20. A 35mm photographic color slide, color picture, or digital image is required of each daylily for descriptive and archival purposes at time of registration. While a slide is preferred, a color picture or digital image will be accepted. The following are the guidelines for the submission of the slide, color picture, or digital image:
      • The color slide or color picture is to be submitted with the Registration Form.
      • If a digital image is to be submitted it must be in a format acceptable and usable to the Registrar and the transmission of the digital image must be cross-referenced to the Registration Form.
      • The color slide, color picture, or digital image film type used must be recorded on the Registration Form.
      • The color slide, color picture, or digital image must be properly labeled as to seedling number and cultivar name.
      • The photograph of the flower must be taken in the garden with no digital manipulation permitted.
        • Color and form should be true to cultivar in all respects and in sharp focus.
        • The flower must fill but not encroach on the slide mount frame.

      Once registered, a daylily cultivar name may not be changed or transferred (AHS Board decision, May 1997).

      Please be advised that from time to time computer and human errors may occur. The Registration Committee reserves the right to review all pre-registered and registered names prior to publication of the yearly Check List. Should an error be found which would be in conflict with the above rules, the hybridizer would be informed and asked to make a name change prior to publication.

      It is the responsibility of the hybridizer - not the AHS Registrar, the AHS Registration Committee, or the AHS - to check for cultivar names which might conflict with tradenames, trademarks, service names, and patented names.


AHS Registration Procedures | AHS Registration Guidelines | AHS Registration Rules
General Registration Information | Fees | Forms | Top of Page

General Registration Information

The naming of cultivated plants is controlled in order to provide a functional worldwide system. All taxonomic matters in plants fall under the purview of the International Union of Biological Sciences (IUBS). As cultivated plants, daylilies come under the broad umbrella of the International Society for Horticultural Science (ISHS), which is subsidiary to the IUBS. In 1955, the ISHS appointed the American Hemerocallis Society (AHS) as the International Registration Authority (IRA) for Hemerocallis.

Also operating in parallel fashion with ISHS under the IUBS are two other groups, the General Committee on Biological Nomenclature and the International Committee for the Nomenclature of Cultivated Plants (ICNCP). It is the responsibility of the ICNCP to provide broad overall requirements for the naming of cultivated plants, to ensure worldwide uniformity. In 1995, the ICNCP published a new code, the International Code of Nomenclature for Cultivated Plants (ICNCP 95). In May 2004, the AHS Board approved use of ICNCP 2004 for registering daylilies.

The ICNCP 2004 sets out certain parameters for the acceptance of names for distinctive cultivated plants (cultivars). A very important requirement in this acceptance is the publication of new names. As the International Registration Authority for daylilies, AHS ensures that a name is available and publishes the new names each year in a Check List or Check List Supplement. Annually, there is a November 1 cut-off date for registrations to allow time for the name to be checked and the material published with the current year's date. The Registrar is extremely busy at that time of year. Every cultivar which has been registered from December 1st of the previous year is in the AHS computer, ready to be published at year end.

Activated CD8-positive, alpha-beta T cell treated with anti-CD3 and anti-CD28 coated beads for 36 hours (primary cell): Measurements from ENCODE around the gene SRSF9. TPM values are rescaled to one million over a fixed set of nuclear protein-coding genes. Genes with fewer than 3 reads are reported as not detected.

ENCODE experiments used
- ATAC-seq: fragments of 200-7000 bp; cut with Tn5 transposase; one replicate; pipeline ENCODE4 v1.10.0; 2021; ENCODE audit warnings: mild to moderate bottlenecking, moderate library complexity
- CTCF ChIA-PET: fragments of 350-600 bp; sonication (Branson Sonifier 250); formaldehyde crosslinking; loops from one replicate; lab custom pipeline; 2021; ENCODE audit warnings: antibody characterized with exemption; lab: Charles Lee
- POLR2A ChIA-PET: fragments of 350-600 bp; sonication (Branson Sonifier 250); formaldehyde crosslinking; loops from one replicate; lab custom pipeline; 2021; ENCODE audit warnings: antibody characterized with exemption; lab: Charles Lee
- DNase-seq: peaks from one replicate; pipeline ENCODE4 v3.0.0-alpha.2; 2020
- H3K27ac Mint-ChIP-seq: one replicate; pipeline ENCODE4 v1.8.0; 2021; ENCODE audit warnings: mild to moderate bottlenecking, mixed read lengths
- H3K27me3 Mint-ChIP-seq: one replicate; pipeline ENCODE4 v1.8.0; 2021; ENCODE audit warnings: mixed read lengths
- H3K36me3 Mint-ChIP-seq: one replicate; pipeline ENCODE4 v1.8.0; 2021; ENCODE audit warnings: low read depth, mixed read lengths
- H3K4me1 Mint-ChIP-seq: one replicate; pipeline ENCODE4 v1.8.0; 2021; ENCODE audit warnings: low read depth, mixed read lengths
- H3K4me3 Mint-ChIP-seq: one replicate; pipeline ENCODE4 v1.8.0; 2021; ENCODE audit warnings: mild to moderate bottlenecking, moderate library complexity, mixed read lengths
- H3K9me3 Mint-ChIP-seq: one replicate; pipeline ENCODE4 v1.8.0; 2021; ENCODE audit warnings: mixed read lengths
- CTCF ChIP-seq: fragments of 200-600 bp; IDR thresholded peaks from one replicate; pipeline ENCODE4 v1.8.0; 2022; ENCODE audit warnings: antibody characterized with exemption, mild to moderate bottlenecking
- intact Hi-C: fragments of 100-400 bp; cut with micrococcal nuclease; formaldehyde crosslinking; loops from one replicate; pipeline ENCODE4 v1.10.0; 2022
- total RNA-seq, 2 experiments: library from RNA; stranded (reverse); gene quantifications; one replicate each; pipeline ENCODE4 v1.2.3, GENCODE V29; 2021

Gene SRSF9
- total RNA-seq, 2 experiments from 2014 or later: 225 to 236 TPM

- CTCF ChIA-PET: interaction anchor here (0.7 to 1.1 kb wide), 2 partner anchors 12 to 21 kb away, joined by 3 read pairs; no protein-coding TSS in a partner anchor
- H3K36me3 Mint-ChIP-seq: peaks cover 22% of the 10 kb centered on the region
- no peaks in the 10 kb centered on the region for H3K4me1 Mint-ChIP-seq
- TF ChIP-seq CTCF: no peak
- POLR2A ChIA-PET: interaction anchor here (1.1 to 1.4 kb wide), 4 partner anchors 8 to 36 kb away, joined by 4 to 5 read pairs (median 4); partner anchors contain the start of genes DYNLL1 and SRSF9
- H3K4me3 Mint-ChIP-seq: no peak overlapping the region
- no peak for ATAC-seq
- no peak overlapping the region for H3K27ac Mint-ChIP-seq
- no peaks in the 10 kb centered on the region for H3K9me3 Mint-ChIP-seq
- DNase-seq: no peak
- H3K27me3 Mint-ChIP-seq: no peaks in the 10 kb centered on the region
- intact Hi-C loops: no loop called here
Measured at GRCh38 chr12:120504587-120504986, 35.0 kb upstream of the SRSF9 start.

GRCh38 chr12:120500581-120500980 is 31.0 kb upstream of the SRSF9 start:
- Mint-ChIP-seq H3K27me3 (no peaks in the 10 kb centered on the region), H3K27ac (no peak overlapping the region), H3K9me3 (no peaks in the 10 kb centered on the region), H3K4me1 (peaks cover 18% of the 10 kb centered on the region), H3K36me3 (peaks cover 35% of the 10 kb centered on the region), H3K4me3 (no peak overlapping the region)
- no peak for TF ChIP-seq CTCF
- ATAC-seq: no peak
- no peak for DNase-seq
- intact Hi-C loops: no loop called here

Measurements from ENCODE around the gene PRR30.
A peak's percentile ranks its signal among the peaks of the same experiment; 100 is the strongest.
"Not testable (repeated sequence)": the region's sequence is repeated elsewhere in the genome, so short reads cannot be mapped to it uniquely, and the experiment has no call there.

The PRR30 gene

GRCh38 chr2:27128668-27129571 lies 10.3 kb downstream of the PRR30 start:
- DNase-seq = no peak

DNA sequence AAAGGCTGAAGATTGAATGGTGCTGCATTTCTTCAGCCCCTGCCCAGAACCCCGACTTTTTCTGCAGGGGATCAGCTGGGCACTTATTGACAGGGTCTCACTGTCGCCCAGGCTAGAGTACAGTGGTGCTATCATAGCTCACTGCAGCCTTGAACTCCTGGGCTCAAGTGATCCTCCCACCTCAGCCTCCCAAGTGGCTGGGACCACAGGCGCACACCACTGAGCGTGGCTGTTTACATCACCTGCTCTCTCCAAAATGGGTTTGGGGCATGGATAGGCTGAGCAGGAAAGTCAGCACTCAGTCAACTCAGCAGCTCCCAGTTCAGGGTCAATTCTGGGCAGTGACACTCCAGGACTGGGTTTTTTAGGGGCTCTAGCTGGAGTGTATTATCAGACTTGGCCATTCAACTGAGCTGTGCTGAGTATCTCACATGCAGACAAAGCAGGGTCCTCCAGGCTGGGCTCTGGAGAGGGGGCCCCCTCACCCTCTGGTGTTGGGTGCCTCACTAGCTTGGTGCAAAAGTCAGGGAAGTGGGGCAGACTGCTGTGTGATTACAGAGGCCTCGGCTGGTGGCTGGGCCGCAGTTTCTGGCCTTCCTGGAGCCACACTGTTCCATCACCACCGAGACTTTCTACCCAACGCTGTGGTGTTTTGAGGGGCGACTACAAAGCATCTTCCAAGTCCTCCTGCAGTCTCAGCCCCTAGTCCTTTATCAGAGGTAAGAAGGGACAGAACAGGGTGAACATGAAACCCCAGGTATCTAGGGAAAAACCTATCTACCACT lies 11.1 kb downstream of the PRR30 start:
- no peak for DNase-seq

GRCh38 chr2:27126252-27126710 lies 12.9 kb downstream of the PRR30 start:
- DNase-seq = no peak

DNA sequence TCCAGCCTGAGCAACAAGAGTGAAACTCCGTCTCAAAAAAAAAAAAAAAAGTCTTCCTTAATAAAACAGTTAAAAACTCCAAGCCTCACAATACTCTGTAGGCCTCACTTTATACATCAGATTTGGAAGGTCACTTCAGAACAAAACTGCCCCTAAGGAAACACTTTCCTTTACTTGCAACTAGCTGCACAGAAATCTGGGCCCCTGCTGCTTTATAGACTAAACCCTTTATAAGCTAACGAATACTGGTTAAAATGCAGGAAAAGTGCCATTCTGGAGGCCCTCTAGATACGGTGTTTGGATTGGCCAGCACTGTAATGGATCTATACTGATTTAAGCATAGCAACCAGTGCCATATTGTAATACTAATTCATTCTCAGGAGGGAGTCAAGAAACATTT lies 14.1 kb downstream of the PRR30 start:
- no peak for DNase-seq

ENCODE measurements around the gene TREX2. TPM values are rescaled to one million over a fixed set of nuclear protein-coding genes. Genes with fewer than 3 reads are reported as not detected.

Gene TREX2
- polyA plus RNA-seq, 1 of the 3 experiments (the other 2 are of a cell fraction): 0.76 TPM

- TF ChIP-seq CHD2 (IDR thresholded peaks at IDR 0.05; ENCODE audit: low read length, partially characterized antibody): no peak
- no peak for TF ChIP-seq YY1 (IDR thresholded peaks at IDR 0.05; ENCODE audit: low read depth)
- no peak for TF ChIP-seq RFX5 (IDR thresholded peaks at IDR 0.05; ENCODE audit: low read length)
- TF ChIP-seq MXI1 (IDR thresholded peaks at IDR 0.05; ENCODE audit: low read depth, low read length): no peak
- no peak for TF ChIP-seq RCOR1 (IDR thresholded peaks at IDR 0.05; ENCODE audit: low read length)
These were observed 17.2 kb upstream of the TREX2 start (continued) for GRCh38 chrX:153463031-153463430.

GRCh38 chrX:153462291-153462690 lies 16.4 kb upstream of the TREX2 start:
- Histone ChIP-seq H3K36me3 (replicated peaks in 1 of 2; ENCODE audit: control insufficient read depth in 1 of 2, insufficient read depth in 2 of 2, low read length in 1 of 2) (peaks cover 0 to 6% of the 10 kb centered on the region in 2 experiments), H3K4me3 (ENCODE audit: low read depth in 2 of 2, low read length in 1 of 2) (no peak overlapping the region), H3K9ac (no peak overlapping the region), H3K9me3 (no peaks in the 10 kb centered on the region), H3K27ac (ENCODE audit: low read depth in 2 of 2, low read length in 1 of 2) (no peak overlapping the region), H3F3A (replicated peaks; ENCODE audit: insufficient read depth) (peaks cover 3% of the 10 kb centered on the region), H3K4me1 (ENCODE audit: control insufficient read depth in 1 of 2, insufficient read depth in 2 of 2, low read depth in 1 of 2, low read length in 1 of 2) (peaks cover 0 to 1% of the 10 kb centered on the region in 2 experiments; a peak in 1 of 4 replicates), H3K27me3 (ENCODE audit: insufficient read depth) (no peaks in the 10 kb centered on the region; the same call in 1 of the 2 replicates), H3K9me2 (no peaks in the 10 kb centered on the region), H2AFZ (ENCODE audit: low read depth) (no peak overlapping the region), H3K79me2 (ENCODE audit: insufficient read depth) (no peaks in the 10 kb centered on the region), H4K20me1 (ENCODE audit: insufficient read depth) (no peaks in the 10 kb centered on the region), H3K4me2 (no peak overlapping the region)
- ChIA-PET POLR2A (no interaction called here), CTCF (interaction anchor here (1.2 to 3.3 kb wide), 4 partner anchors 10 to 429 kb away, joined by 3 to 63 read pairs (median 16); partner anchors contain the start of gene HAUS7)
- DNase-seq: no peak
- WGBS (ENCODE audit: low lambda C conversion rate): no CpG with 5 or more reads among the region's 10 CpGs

Pre-Registration
The Pre-Registration was eliminated by the AHS Board effective October 31, 2002. See "Reserved Name" below.
Registration
Registration is accomplished by submitting a Registration Form with a $20.00 fee per daylily. Once Registered, the cultivar may be placed in commerce immediately. No "Introduction Form" is required and there is no longer a requirement for the submission of catalogs or flyers. AHS review of introduction has been eliminated.
Registration Revision
Once registered, any changes may be made by submitting a newly-completed Registration Form with a $10.00 fee per Form. See "Transfer or Change of Name" discussion below.
Transfer or Change of Name
Once Registered, a daylily cultivar name may not be changed or transferred (AHS Board decision, May 1997).
Reserved Name
Those who wish to reserve a name can do so. The process of Name Reservation ($10.00 fee) has been retained at the direction of the AHS Board. Reserved Names have no attached seedling number or description and are protected for three (3) years. Reserved Names must not be used in gardens or in print.

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Fees

click here to read more information about the new fees

Registration Application Fee $20.00 Per Daylily
Reserved Name Application Fee $10.00 Per Name
Registration Revision Fee $10.00 Per Revision
Expedited Processing $10.00 Per Name
Incomplete Application Fee $5.00 Per Name
Advance Registrations $5.00 Per Name

Kevin P. Walek, Registrar
102 Manahoac Ct.
Lake Frederick, VA 22630
540-869-9592 (home-office)
registrar@daylilies.org

All processes become valid when the necessary form and payment are received and approved by the AHS Registrar and after notification of approval by the Registrar. Please send fees and all registration correspondence to Kevin Walek.


AHS Registration Procedures | AHS Registration Guidelines | AHS Registration Rules
General Registration Information | Fees | Forms | Top of Page

Forms

Download the complete registration packet, NOT including the Registration Form, here.
Download the Registration Form, here.

AHS-R, January 2005